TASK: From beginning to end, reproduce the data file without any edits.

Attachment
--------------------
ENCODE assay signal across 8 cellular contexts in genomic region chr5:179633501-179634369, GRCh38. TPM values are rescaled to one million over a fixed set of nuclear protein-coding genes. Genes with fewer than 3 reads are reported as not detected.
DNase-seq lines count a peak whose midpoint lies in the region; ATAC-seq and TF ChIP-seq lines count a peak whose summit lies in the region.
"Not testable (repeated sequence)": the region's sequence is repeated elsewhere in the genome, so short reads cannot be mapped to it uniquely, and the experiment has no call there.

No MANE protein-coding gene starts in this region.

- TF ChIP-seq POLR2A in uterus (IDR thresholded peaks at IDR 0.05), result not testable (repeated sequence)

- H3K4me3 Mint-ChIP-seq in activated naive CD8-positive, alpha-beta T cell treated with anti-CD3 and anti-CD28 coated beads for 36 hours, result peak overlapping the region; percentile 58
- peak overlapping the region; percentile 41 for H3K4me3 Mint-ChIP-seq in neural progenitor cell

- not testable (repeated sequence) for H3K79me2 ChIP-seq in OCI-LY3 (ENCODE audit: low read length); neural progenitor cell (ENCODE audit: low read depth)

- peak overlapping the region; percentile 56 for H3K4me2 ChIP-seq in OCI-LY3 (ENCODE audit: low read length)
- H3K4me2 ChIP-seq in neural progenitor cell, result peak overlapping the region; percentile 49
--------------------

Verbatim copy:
ENCODE assay signal across 8 cellular contexts in genomic region chr5:179633501-179634369, GRCh38. TPM values are rescaled to one million over a fixed set of nuclear protein-coding genes. Genes with fewer than 3 reads are reported as not detected.
DNase-seq lines count a peak whose midpoint lies in the region; ATAC-seq and TF ChIP-seq lines count a peak whose summit lies in the region.
"Not testable (repeated sequence)": the region's sequence is repeated elsewhere in the genome, so short reads cannot be mapped to it uniquely, and the experiment has no call there.

No MANE protein-coding gene starts in this region.

- TF ChIP-seq POLR2A in uterus (IDR thresholded peaks at IDR 0.05), result not testable (repeated sequence)

- H3K4me3 Mint-ChIP-seq in activated naive CD8-positive, alpha-beta T cell treated with anti-CD3 and anti-CD28 coated beads for 36 hours, result peak overlapping the region; percentile 58
- peak overlapping the region; percentile 41 for H3K4me3 Mint-ChIP-seq in neural progenitor cell

- not testable (repeated sequence) for H3K79me2 ChIP-seq in OCI-LY3 (ENCODE audit: low read length); neural progenitor cell (ENCODE audit: low read depth)

- peak overlapping the region; percentile 56 for H3K4me2 ChIP-seq in OCI-LY3 (ENCODE audit: low read length)
- H3K4me2 ChIP-seq in neural progenitor cell, result peak overlapping the region; percentile 49